Bran Nue Dae Stereotypes

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Through its trite, and grating production, the cinematic buffoonery of Rachel Perkins’ 2010 adaption of Jimmy Chi’s Bran Nue Dae ineptly depicts an assortment of racial and religious stereotypes and sexual innuendos. The film is a feeble excuse for a 1960’s nostalgic Bollywood inspired musical. It shoots for light-hearted satire but ultimately proves staggeringly unavailing.

Bran Nue Dae’s unyielding and fragmented storyline leaves viewers confused and dissatisfied. The film contains an overbearing use of stereotypes, portraying Aboriginal men as drunken nymphomaniac idlers, Catholics as oppressive purists and Germans as hostile madmen. If you believed the merciless script couldn’t get any worse, it does. The film exudes an extreme vitality, but despite this is ultimately uninspiring and flat.

At a quick glance, the script sounds enticing – a classically hilarious road trip film which had the potential to become a feel-good Australian classic. Director Rachel Perkins could have saved this film from being single-handedly predestined by its unwieldy cut- and- dry plot. If refined appropriately the film could have been a highly …show more content…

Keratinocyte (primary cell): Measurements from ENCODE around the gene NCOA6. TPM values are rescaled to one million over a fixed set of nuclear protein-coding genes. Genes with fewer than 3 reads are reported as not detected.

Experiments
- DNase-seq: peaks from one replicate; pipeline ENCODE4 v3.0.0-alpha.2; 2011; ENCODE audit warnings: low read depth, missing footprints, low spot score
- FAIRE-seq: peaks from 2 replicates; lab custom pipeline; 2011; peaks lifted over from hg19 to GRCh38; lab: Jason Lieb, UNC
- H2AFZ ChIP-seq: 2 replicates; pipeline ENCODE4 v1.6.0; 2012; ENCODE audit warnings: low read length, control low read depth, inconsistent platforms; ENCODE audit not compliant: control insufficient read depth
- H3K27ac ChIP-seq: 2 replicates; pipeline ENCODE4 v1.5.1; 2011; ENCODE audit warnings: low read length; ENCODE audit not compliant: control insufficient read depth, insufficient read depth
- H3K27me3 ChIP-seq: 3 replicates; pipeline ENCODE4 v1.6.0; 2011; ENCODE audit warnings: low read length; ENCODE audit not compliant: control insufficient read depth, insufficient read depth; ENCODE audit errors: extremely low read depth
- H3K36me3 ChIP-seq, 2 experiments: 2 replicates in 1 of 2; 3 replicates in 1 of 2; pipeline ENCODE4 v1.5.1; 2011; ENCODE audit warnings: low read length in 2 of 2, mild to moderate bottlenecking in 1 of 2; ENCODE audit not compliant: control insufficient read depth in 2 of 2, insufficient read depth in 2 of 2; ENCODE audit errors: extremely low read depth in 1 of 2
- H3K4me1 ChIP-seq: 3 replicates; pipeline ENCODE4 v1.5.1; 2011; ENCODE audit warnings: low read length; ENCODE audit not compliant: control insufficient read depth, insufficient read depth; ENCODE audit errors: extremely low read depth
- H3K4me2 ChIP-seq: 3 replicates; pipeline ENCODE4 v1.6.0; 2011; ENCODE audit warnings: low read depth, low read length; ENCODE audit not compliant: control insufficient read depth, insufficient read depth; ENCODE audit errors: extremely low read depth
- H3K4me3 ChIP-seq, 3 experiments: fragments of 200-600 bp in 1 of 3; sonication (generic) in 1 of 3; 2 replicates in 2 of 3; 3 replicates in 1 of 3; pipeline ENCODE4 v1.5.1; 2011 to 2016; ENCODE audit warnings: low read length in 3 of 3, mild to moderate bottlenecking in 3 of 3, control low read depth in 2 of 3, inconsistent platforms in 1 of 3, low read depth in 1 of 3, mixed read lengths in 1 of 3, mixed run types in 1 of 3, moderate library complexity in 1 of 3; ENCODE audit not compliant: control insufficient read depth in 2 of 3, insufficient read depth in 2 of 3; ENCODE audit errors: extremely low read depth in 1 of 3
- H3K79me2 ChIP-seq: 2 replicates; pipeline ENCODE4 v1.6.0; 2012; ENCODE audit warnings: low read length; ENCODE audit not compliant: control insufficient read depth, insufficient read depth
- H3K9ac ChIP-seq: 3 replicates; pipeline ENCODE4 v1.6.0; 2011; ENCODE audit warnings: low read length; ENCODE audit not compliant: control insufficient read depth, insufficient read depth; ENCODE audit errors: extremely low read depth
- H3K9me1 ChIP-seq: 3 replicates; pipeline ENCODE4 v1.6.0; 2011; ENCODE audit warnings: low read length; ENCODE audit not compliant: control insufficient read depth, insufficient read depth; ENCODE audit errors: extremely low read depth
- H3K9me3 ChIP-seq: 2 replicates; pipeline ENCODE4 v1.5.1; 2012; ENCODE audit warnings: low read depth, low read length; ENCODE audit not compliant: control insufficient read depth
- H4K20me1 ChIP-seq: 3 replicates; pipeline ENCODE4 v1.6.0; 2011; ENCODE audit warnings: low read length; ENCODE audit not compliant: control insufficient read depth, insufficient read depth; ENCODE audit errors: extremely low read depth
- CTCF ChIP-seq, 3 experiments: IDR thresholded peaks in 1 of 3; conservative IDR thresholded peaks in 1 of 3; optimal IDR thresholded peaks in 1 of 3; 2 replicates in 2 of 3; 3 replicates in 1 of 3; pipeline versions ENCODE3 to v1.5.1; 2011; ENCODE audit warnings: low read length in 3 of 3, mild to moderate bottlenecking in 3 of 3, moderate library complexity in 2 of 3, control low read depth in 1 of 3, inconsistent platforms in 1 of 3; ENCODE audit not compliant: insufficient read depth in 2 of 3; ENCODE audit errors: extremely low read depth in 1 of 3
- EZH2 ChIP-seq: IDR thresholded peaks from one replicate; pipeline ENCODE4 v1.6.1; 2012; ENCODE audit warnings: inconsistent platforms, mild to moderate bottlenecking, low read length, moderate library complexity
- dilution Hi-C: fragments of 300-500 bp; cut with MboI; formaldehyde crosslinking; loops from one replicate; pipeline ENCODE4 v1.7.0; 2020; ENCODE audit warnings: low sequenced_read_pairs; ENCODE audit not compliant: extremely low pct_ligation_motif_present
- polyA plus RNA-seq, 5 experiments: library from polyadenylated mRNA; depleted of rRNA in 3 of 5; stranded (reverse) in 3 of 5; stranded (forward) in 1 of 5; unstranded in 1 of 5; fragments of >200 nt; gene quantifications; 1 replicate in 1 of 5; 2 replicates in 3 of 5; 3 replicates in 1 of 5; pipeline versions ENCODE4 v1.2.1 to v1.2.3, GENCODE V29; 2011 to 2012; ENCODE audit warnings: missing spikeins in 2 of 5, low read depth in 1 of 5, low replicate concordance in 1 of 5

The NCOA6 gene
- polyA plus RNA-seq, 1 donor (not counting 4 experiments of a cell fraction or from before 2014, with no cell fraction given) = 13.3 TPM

The end result, however, comes off as brightly colored fluff, deflating any actual attempt to engage political and personal strife, as the bubbly overflow softens the sting. The songs are merely acting as lyrically simplistic devices for characters to voice their bountiful pride; right before Willy busts out of the seminary singing there is nothing I would rather be than be an Aborigine, a scene inscribed into the minds of all viewers. Politically the film doesn’t tackle Indigenous issues head on but takes them in its stride. An undercurrent of protest remains but with tongue firmly in cheek: the Catholic church’s attitude to ‘useless blackfellas in

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